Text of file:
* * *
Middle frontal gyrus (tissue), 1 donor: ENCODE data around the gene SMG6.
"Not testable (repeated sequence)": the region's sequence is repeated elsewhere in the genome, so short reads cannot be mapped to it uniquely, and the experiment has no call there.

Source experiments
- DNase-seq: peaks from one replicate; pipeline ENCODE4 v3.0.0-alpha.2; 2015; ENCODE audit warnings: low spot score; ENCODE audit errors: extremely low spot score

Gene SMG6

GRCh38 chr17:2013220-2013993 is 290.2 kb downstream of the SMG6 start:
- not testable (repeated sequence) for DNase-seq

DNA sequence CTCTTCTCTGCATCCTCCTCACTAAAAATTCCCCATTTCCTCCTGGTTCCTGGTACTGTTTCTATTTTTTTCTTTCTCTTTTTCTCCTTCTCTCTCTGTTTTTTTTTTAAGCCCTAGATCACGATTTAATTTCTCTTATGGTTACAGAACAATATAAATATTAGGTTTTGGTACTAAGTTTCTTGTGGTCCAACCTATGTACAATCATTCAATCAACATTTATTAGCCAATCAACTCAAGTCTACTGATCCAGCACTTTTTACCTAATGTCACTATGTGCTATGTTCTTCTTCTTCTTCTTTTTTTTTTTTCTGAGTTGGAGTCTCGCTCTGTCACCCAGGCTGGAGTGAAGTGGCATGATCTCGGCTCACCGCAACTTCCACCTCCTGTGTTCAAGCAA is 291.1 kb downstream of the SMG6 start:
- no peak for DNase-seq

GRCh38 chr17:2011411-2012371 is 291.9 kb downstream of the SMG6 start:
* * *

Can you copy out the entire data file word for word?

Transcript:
Middle frontal gyrus (tissue), 1 donor: ENCODE data around the gene SMG6.
"Not testable (repeated sequence)": the region's sequence is repeated elsewhere in the genome, so short reads cannot be mapped to it uniquely, and the experiment has no call there.

Source experiments
- DNase-seq: peaks from one replicate; pipeline ENCODE4 v3.0.0-alpha.2; 2015; ENCODE audit warnings: low spot score; ENCODE audit errors: extremely low spot score

Gene SMG6

GRCh38 chr17:2013220-2013993 is 290.2 kb downstream of the SMG6 start:
- not testable (repeated sequence) for DNase-seq

DNA sequence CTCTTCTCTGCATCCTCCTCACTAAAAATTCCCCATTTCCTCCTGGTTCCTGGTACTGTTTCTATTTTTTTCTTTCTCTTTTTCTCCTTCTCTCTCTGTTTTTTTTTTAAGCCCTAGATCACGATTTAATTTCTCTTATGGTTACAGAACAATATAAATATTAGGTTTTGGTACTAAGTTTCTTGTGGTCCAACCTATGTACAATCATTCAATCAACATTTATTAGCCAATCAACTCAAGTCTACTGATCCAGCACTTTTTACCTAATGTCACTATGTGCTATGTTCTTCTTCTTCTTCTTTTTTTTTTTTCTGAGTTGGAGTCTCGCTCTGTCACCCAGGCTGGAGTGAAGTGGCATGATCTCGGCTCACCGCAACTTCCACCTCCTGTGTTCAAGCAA is 291.1 kb downstream of the SMG6 start:
- no peak for DNase-seq

GRCh38 chr17:2011411-2012371 is 291.9 kb downstream of the SMG6 start: